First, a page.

Triple stabbing at Quebec restaurant and its possible link to terrorism under investigation

The RCMP's Quebec detachment says it has sent investigators to determine whether a stabbing at a restaurant north of Quebec City before Christmas was an act of terrorism. The RCMP logo is seen outside Royal Canadian Mounted Police "E" Division Headquarters, in Surrey, B.C., on April 13, 2018. Darryl Dyck/The Canadian Press

The RCMP said Thursday they are investigating whether a triple stabbing at a restaurant north of Quebec City in December was linked to terrorism.

Members of the Integrated National Security Enforcement Teams, who investigate terrorism cases, will carry out the probe, Sgt. Charles Poirier said in an email.

La Presse on Thursday was first to report on the terrorism investigation into the Dec. 20 attack at restaurant La Belle et La Boeuf in Saguenay’s Chicoutimi borough, about 180 kilometres north of Quebec City.

Restaurant employee Ahmed May, 30, was arrested after three of his colleagues were injured in the knife attack.

The Saguenay police received several calls from witnesses of the attack at about 2:20 p.m. on Dec. 20.

Two minutes later, a photo of a man pointing his index finger upward was published on the Facebook profile of someone named Ahmed May, who is identified on the profile as an employee of the restaurant La Belle et La Bœuf.

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The photo appears to be taken behind the bar of the restaurant; the words “Free Palestine” accompany the photo.

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The day before the triple stabbing, posts repeatedly praising Hamas were published on the profile. Hamas, which carried out an attack against Israel on Oct. 7 during which it killed some 1,200 people, mostly civilians, and took about 250 hostages, is listed by Canada as a “terrorist entity.”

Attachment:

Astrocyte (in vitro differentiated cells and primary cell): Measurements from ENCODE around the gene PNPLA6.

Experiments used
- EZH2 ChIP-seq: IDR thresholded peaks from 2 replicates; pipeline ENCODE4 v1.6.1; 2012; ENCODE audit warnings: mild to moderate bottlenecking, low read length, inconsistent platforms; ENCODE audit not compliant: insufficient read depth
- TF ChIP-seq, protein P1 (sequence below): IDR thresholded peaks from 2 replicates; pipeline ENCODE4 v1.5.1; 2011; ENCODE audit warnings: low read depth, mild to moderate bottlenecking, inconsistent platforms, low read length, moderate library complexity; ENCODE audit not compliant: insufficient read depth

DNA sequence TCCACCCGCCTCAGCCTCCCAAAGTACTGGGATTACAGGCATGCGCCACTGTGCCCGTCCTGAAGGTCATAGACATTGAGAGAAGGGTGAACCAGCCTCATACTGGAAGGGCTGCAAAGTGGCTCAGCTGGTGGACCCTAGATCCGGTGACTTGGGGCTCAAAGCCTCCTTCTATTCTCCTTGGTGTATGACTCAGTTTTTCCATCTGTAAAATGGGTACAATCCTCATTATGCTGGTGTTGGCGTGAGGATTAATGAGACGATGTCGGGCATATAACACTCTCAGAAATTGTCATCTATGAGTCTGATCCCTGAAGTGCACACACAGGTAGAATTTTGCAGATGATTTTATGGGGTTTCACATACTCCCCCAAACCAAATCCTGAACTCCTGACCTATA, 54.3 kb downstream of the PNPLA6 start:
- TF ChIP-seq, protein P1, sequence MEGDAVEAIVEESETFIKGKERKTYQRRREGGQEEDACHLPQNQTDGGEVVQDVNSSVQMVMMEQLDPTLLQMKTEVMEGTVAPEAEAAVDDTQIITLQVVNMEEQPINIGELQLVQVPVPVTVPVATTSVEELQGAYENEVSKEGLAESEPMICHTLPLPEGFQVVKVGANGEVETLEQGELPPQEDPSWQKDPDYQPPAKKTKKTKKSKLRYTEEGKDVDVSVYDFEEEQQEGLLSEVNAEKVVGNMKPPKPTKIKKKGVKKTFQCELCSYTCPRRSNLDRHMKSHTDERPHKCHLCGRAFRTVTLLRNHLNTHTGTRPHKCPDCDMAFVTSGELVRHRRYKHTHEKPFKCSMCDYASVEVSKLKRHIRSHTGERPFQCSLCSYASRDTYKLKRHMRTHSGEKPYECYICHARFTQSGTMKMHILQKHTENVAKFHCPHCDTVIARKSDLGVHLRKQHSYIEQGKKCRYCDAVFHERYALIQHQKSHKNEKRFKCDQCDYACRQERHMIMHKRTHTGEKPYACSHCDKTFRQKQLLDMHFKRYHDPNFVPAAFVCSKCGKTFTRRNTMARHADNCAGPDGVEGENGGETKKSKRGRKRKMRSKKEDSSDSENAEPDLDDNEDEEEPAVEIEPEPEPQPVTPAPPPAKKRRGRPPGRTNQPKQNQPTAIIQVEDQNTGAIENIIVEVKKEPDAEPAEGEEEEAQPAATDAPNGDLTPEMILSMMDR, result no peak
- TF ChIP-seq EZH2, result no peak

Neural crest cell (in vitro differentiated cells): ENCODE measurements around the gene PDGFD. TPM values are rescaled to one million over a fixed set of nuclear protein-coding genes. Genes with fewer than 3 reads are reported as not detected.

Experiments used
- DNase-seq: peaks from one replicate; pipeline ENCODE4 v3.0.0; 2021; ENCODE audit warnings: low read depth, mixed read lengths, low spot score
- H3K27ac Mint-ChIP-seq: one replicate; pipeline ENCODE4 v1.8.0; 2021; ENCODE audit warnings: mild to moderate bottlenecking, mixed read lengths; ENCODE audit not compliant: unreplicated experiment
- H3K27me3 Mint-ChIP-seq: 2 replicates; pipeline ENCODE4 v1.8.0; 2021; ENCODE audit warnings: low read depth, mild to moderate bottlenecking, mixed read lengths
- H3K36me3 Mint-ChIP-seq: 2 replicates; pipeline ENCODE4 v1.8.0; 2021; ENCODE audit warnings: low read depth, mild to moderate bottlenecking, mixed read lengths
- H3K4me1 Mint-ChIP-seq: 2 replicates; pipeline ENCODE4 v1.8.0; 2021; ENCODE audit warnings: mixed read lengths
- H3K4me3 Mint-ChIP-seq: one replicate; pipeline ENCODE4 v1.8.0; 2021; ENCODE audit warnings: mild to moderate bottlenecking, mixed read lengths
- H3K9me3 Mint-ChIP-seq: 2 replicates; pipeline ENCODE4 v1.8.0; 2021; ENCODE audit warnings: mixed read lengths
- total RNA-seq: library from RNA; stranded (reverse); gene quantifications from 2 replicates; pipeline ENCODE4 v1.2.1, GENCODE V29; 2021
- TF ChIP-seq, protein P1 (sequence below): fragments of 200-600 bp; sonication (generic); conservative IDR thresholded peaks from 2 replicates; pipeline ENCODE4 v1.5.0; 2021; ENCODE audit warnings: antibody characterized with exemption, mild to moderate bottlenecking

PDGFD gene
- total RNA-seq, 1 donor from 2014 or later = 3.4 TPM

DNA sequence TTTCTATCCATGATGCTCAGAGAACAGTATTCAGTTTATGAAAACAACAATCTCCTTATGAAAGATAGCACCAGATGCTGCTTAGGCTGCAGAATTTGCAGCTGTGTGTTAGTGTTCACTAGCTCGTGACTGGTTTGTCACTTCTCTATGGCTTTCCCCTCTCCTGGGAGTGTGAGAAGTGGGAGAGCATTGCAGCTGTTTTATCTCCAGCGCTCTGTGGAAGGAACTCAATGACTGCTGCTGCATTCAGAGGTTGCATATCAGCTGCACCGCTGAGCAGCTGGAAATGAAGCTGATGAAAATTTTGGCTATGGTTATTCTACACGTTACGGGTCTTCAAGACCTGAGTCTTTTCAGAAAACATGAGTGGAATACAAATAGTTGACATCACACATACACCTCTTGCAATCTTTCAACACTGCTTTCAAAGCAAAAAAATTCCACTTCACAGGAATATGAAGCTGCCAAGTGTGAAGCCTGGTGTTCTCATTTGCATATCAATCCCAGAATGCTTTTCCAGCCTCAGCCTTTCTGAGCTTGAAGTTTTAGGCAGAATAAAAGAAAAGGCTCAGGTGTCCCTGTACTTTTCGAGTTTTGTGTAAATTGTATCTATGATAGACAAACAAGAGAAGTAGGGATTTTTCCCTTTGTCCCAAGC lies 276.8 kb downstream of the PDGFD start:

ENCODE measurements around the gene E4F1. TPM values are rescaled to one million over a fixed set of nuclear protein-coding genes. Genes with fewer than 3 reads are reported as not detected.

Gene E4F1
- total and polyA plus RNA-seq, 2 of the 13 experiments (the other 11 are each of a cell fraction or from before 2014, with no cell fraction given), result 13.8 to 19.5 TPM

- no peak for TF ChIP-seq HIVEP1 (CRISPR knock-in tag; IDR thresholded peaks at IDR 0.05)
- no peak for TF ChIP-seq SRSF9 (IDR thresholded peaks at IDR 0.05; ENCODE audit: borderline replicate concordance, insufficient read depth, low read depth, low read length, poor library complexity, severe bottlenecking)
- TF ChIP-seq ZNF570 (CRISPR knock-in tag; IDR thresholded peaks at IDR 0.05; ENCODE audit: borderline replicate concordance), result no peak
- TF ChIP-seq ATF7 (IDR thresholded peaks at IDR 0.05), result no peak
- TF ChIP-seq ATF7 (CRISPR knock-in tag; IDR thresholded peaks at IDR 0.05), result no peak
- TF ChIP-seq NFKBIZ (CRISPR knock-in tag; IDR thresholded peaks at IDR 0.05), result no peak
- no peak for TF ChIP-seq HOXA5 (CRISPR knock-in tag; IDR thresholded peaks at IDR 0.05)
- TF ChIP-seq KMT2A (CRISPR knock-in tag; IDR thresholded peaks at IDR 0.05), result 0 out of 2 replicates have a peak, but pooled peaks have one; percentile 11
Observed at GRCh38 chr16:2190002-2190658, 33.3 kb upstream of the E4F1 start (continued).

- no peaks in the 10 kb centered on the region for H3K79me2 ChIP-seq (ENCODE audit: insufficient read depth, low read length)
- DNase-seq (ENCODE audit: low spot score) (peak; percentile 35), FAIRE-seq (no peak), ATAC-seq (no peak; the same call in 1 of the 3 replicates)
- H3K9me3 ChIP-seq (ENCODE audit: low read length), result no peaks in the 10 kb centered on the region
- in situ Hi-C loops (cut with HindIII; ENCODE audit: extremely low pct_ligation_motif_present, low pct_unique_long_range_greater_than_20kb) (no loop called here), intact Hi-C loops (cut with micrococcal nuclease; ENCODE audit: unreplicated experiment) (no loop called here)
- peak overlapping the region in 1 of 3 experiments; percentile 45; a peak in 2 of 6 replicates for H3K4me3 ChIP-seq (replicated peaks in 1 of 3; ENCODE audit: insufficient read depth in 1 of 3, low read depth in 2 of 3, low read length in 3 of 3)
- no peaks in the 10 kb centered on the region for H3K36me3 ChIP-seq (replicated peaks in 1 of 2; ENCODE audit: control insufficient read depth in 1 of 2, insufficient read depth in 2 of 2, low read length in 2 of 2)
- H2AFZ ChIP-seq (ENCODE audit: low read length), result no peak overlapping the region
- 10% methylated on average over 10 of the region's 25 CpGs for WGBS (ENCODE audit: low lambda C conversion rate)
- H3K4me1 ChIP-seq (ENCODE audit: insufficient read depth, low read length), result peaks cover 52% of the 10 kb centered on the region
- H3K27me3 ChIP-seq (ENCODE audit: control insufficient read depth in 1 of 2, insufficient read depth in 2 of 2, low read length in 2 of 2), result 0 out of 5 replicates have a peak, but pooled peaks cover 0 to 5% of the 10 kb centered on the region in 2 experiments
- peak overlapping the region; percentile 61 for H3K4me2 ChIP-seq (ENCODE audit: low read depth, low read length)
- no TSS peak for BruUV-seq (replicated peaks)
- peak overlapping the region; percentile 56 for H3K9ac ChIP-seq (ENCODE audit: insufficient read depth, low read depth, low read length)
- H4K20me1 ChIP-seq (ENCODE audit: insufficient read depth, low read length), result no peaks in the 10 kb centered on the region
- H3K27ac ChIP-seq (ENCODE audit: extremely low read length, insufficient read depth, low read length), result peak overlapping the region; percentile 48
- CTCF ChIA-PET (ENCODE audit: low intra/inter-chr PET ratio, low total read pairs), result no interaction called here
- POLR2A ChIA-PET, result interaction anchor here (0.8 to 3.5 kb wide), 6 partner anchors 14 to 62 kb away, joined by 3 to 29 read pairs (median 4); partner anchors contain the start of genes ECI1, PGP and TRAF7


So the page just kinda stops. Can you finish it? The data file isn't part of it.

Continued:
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May faces numerous charges including three counts of attempted murder, and aggravated assault against two peace officers.

The accused is due back in court on Friday, when more evidence should be disclosed, May’s lawyer, Nicolas Gagnon, said in an interview.

“These are documents, witness statements, camera recordings which we knew existed from the start, it’s just that it takes a certain time to recover them,” he said.

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Gagnon said his client “is perfectly lucid regarding the events that happened,” adding that May is “aware of the seriousness of the accusations brought against him.”

Gagnon, a legal aid attorney, says the accused was involved in an altercation with work colleagues. And while the lawyer declined to divulge any details, he said the event occurred because of a deteriorating work climate over several months.

The restaurant reopened on Jan. 4 after a two-week closure. Employees were provided support by the Crime Victim Assistance Centre.


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